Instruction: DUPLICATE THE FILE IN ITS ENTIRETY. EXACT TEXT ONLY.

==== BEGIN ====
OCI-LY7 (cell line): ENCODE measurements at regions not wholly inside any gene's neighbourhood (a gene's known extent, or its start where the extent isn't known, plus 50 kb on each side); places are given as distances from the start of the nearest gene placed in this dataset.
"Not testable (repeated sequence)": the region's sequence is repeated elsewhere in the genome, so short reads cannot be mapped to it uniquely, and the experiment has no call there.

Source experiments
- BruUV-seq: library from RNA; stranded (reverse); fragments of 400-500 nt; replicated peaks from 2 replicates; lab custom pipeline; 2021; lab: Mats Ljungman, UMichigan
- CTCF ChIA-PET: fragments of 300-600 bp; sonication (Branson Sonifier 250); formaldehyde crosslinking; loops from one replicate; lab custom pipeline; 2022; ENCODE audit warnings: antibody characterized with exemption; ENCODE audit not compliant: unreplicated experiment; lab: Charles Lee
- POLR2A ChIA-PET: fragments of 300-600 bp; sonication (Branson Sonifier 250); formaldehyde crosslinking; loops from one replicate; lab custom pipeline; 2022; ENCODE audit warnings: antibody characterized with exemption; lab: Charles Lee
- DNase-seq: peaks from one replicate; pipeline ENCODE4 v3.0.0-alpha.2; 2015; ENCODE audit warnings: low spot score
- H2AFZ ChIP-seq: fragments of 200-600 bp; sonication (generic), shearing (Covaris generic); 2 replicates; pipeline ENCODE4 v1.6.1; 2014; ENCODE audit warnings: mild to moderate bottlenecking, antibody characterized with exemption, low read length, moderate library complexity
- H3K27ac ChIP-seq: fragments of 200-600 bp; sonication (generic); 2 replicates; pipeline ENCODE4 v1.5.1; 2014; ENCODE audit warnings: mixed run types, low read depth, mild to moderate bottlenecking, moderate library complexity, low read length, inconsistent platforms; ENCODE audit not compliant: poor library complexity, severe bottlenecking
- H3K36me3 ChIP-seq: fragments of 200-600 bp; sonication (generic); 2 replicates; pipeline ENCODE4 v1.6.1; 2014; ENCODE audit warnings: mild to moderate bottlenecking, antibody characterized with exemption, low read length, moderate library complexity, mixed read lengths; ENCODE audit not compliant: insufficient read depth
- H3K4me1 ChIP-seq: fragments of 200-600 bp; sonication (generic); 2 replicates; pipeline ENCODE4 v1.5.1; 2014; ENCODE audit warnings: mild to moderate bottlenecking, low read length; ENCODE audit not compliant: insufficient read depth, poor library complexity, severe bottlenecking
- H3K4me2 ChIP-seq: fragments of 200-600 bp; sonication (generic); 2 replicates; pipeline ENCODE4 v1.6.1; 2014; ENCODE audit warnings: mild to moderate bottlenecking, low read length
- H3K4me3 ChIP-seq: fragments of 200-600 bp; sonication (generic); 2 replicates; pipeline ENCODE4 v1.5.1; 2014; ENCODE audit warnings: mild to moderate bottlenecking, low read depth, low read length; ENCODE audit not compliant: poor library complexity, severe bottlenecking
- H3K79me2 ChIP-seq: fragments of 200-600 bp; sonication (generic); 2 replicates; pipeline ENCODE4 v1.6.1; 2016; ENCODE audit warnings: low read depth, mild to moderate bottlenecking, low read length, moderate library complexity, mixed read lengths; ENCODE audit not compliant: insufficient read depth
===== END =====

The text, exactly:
OCI-LY7 (cell line): ENCODE measurements at regions not wholly inside any gene's neighbourhood (a gene's known extent, or its start where the extent isn't known, plus 50 kb on each side); places are given as distances from the start of the nearest gene placed in this dataset.
"Not testable (repeated sequence)": the region's sequence is repeated elsewhere in the genome, so short reads cannot be mapped to it uniquely, and the experiment has no call there.

Source experiments
- BruUV-seq: library from RNA; stranded (reverse); fragments of 400-500 nt; replicated peaks from 2 replicates; lab custom pipeline; 2021; lab: Mats Ljungman, UMichigan
- CTCF ChIA-PET: fragments of 300-600 bp; sonication (Branson Sonifier 250); formaldehyde crosslinking; loops from one replicate; lab custom pipeline; 2022; ENCODE audit warnings: antibody characterized with exemption; ENCODE audit not compliant: unreplicated experiment; lab: Charles Lee
- POLR2A ChIA-PET: fragments of 300-600 bp; sonication (Branson Sonifier 250); formaldehyde crosslinking; loops from one replicate; lab custom pipeline; 2022; ENCODE audit warnings: antibody characterized with exemption; lab: Charles Lee
- DNase-seq: peaks from one replicate; pipeline ENCODE4 v3.0.0-alpha.2; 2015; ENCODE audit warnings: low spot score
- H2AFZ ChIP-seq: fragments of 200-600 bp; sonication (generic), shearing (Covaris generic); 2 replicates; pipeline ENCODE4 v1.6.1; 2014; ENCODE audit warnings: mild to moderate bottlenecking, antibody characterized with exemption, low read length, moderate library complexity
- H3K27ac ChIP-seq: fragments of 200-600 bp; sonication (generic); 2 replicates; pipeline ENCODE4 v1.5.1; 2014; ENCODE audit warnings: mixed run types, low read depth, mild to moderate bottlenecking, moderate library complexity, low read length, inconsistent platforms; ENCODE audit not compliant: poor library complexity, severe bottlenecking
- H3K36me3 ChIP-seq: fragments of 200-600 bp; sonication (generic); 2 replicates; pipeline ENCODE4 v1.6.1; 2014; ENCODE audit warnings: mild to moderate bottlenecking, antibody characterized with exemption, low read length, moderate library complexity, mixed read lengths; ENCODE audit not compliant: insufficient read depth
- H3K4me1 ChIP-seq: fragments of 200-600 bp; sonication (generic); 2 replicates; pipeline ENCODE4 v1.5.1; 2014; ENCODE audit warnings: mild to moderate bottlenecking, low read length; ENCODE audit not compliant: insufficient read depth, poor library complexity, severe bottlenecking
- H3K4me2 ChIP-seq: fragments of 200-600 bp; sonication (generic); 2 replicates; pipeline ENCODE4 v1.6.1; 2014; ENCODE audit warnings: mild to moderate bottlenecking, low read length
- H3K4me3 ChIP-seq: fragments of 200-600 bp; sonication (generic); 2 replicates; pipeline ENCODE4 v1.5.1; 2014; ENCODE audit warnings: mild to moderate bottlenecking, low read depth, low read length; ENCODE audit not compliant: poor library complexity, severe bottlenecking
- H3K79me2 ChIP-seq: fragments of 200-600 bp; sonication (generic); 2 replicates; pipeline ENCODE4 v1.6.1; 2016; ENCODE audit warnings: low read depth, mild to moderate bottlenecking, low read length, moderate library complexity, mixed read lengths; ENCODE audit not compliant: insufficient read depth